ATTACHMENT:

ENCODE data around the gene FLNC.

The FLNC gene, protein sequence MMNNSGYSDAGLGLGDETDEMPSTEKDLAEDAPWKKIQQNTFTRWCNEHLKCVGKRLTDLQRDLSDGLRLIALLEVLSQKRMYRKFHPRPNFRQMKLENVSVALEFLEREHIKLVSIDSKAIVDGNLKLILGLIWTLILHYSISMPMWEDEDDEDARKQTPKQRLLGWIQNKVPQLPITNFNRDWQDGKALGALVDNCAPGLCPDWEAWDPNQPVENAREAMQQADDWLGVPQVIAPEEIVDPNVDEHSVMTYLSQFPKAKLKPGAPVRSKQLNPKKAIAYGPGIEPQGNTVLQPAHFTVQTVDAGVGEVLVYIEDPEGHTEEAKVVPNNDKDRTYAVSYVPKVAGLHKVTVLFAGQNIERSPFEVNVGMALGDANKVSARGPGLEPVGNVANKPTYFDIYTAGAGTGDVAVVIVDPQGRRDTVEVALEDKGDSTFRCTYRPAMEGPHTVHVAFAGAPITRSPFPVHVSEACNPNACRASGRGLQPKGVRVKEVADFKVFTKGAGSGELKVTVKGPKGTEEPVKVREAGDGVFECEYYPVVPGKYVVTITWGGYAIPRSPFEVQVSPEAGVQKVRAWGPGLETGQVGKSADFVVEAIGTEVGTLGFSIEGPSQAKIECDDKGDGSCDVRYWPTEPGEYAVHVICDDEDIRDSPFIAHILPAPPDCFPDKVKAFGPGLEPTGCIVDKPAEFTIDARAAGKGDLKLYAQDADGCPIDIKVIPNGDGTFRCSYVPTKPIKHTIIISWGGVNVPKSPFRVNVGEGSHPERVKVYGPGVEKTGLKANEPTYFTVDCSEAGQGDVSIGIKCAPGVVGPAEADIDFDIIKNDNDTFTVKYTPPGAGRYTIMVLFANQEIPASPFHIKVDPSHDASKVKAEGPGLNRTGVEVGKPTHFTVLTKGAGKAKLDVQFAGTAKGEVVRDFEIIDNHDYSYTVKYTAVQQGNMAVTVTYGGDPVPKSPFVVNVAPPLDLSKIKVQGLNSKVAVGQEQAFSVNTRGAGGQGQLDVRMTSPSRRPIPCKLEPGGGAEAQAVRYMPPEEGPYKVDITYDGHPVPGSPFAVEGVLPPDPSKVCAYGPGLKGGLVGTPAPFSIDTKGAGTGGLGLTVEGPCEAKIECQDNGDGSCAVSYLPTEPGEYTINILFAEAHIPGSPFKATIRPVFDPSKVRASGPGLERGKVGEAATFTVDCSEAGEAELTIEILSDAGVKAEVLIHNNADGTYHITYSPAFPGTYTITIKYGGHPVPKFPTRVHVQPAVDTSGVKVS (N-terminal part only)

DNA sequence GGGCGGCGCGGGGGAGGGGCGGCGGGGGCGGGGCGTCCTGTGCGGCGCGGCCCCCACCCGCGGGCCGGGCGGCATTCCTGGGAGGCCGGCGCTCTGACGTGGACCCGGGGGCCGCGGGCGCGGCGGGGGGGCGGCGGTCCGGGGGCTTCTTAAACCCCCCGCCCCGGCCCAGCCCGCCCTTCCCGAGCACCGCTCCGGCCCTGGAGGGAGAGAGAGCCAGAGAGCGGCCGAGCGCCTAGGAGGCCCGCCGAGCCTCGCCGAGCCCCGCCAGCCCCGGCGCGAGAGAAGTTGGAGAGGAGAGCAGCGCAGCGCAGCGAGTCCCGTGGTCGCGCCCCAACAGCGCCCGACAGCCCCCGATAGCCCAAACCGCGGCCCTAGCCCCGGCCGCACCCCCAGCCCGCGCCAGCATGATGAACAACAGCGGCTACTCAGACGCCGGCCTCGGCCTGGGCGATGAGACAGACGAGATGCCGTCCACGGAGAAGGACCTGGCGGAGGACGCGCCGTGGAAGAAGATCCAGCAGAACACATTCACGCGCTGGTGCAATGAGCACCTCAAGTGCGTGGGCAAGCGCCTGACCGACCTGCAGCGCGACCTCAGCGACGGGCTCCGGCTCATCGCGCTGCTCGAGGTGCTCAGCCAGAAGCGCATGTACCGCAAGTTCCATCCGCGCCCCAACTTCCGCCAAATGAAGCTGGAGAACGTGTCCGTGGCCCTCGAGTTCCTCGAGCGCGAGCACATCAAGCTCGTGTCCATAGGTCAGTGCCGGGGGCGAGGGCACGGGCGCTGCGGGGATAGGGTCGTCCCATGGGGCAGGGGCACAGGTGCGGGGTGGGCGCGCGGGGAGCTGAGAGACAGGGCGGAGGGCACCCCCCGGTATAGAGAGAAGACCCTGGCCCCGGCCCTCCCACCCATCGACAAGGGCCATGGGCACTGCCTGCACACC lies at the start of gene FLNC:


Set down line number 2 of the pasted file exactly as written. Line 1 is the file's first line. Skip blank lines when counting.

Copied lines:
The FLNC gene, protein sequence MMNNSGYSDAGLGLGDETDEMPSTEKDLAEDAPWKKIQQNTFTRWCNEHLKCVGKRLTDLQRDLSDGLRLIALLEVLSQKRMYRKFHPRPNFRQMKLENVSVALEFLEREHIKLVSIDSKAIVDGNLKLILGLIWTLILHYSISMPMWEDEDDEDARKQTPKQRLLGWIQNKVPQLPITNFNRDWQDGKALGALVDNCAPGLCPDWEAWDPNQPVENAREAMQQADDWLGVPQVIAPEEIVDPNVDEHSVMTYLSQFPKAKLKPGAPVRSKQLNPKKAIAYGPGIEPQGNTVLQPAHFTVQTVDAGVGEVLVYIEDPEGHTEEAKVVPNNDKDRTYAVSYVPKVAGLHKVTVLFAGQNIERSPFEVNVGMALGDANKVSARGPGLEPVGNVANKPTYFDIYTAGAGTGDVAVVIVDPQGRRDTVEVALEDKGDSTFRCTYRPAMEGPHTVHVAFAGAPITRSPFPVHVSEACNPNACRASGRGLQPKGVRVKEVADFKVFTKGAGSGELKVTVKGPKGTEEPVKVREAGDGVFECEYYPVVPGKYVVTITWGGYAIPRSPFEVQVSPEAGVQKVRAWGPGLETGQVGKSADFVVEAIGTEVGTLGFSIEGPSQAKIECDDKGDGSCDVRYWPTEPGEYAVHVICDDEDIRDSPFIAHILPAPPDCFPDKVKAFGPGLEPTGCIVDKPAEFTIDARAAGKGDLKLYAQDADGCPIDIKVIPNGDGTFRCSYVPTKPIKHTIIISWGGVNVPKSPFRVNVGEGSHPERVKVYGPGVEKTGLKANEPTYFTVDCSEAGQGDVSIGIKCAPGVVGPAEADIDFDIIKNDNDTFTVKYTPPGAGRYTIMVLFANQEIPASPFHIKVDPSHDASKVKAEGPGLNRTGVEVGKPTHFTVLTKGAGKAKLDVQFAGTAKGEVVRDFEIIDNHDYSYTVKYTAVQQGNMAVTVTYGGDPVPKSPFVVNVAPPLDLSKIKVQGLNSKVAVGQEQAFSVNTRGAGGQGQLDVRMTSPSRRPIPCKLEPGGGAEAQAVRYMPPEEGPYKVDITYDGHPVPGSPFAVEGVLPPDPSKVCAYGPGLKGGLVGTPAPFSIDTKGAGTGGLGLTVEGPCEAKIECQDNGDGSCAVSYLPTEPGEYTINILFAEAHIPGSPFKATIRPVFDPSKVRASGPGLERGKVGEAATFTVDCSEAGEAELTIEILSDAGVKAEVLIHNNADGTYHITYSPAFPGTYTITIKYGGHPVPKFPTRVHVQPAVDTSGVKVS (N-terminal part only)